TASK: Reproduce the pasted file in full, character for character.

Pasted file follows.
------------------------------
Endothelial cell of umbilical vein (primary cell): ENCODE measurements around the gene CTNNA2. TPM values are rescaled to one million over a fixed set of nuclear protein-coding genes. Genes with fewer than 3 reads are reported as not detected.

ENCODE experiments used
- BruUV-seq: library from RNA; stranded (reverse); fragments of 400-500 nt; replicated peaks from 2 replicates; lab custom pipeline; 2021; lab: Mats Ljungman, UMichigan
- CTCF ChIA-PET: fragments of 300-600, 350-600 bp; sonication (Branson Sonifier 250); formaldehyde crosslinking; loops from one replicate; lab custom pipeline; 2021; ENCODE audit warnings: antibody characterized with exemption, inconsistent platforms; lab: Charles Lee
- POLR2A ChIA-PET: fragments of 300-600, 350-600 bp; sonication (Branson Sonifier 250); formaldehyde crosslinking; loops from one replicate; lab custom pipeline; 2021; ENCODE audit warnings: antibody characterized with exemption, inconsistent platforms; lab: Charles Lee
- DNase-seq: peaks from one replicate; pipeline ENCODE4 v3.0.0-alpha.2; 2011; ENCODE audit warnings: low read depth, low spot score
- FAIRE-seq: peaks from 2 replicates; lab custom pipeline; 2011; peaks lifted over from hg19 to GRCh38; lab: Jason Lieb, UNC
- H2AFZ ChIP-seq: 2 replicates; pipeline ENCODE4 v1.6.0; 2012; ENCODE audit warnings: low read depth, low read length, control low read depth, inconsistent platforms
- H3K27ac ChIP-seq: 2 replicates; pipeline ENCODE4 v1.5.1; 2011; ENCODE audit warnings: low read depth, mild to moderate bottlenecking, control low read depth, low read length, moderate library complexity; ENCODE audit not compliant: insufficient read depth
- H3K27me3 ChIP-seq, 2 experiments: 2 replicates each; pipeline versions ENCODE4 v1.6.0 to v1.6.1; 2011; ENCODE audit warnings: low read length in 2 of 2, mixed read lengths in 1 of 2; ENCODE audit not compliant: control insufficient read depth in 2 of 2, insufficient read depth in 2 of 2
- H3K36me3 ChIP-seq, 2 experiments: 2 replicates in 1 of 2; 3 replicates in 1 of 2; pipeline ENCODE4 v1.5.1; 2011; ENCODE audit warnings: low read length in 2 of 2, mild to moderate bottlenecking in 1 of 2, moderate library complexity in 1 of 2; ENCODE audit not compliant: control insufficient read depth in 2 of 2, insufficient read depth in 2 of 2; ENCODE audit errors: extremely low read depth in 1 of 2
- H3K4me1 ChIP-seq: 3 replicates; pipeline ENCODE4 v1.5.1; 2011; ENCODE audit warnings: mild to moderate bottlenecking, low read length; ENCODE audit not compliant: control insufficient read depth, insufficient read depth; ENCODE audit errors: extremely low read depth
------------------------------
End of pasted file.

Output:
Endothelial cell of umbilical vein (primary cell): ENCODE measurements around the gene CTNNA2. TPM values are rescaled to one million over a fixed set of nuclear protein-coding genes. Genes with fewer than 3 reads are reported as not detected.

ENCODE experiments used
- BruUV-seq: library from RNA; stranded (reverse); fragments of 400-500 nt; replicated peaks from 2 replicates; lab custom pipeline; 2021; lab: Mats Ljungman, UMichigan
- CTCF ChIA-PET: fragments of 300-600, 350-600 bp; sonication (Branson Sonifier 250); formaldehyde crosslinking; loops from one replicate; lab custom pipeline; 2021; ENCODE audit warnings: antibody characterized with exemption, inconsistent platforms; lab: Charles Lee
- POLR2A ChIA-PET: fragments of 300-600, 350-600 bp; sonication (Branson Sonifier 250); formaldehyde crosslinking; loops from one replicate; lab custom pipeline; 2021; ENCODE audit warnings: antibody characterized with exemption, inconsistent platforms; lab: Charles Lee
- DNase-seq: peaks from one replicate; pipeline ENCODE4 v3.0.0-alpha.2; 2011; ENCODE audit warnings: low read depth, low spot score
- FAIRE-seq: peaks from 2 replicates; lab custom pipeline; 2011; peaks lifted over from hg19 to GRCh38; lab: Jason Lieb, UNC
- H2AFZ ChIP-seq: 2 replicates; pipeline ENCODE4 v1.6.0; 2012; ENCODE audit warnings: low read depth, low read length, control low read depth, inconsistent platforms
- H3K27ac ChIP-seq: 2 replicates; pipeline ENCODE4 v1.5.1; 2011; ENCODE audit warnings: low read depth, mild to moderate bottlenecking, control low read depth, low read length, moderate library complexity; ENCODE audit not compliant: insufficient read depth
- H3K27me3 ChIP-seq, 2 experiments: 2 replicates each; pipeline versions ENCODE4 v1.6.0 to v1.6.1; 2011; ENCODE audit warnings: low read length in 2 of 2, mixed read lengths in 1 of 2; ENCODE audit not compliant: control insufficient read depth in 2 of 2, insufficient read depth in 2 of 2
- H3K36me3 ChIP-seq, 2 experiments: 2 replicates in 1 of 2; 3 replicates in 1 of 2; pipeline ENCODE4 v1.5.1; 2011; ENCODE audit warnings: low read length in 2 of 2, mild to moderate bottlenecking in 1 of 2, moderate library complexity in 1 of 2; ENCODE audit not compliant: control insufficient read depth in 2 of 2, insufficient read depth in 2 of 2; ENCODE audit errors: extremely low read depth in 1 of 2
- H3K4me1 ChIP-seq: 3 replicates; pipeline ENCODE4 v1.5.1; 2011; ENCODE audit warnings: mild to moderate bottlenecking, low read length; ENCODE audit not compliant: control insufficient read depth, insufficient read depth; ENCODE audit errors: extremely low read depth